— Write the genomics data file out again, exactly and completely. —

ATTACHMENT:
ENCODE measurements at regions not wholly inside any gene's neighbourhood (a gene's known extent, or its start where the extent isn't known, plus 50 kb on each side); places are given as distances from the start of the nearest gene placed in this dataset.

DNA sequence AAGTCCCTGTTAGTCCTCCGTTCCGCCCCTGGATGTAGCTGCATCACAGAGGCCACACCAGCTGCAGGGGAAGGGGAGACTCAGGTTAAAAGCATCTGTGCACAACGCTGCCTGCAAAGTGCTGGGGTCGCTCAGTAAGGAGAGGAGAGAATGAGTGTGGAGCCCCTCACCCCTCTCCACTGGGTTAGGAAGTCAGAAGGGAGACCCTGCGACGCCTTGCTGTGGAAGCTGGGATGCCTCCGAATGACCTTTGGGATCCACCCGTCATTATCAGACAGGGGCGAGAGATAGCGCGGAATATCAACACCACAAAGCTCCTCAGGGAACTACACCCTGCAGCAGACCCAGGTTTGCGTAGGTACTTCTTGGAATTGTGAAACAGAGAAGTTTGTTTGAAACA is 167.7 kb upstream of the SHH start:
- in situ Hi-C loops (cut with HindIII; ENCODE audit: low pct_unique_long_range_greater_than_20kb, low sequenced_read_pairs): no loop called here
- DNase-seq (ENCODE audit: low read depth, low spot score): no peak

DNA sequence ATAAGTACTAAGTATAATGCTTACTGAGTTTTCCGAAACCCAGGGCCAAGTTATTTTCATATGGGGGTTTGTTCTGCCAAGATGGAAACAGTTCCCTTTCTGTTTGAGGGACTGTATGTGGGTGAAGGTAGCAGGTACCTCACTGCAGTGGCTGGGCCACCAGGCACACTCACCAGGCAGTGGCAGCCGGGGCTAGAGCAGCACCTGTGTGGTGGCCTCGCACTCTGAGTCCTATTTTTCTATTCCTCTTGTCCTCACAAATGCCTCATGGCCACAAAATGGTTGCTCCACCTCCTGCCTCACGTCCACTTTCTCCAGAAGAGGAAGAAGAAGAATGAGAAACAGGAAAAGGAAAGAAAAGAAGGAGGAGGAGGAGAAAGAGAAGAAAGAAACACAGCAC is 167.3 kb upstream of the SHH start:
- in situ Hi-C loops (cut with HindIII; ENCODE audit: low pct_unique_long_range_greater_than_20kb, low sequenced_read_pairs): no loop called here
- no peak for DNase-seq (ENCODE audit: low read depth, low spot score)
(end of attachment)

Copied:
ENCODE measurements at regions not wholly inside any gene's neighbourhood (a gene's known extent, or its start where the extent isn't known, plus 50 kb on each side); places are given as distances from the start of the nearest gene placed in this dataset.

DNA sequence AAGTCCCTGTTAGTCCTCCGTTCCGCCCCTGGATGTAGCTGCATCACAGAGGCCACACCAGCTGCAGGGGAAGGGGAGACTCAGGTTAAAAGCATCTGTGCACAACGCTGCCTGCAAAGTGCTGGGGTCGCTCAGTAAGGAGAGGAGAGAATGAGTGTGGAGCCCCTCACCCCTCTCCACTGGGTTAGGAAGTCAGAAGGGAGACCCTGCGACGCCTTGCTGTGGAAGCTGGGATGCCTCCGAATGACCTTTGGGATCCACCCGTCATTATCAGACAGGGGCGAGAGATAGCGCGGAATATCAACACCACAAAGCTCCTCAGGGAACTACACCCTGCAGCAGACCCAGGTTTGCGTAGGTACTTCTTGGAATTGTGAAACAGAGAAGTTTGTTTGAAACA is 167.7 kb upstream of the SHH start:
- in situ Hi-C loops (cut with HindIII; ENCODE audit: low pct_unique_long_range_greater_than_20kb, low sequenced_read_pairs): no loop called here
- DNase-seq (ENCODE audit: low read depth, low spot score): no peak

DNA sequence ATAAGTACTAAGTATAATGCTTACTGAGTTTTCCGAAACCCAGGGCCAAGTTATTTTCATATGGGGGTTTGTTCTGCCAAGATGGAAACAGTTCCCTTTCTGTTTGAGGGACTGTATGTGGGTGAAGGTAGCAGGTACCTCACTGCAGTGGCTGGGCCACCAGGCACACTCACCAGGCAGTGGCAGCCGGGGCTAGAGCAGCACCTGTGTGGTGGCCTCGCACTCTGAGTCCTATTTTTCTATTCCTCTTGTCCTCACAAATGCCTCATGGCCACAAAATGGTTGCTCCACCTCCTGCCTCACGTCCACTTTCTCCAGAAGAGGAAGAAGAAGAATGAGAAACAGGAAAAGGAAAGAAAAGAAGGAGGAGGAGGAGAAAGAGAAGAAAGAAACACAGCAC is 167.3 kb upstream of the SHH start:
- in situ Hi-C loops (cut with HindIII; ENCODE audit: low pct_unique_long_range_greater_than_20kb, low sequenced_read_pairs): no loop called here
- no peak for DNase-seq (ENCODE audit: low read depth, low spot score)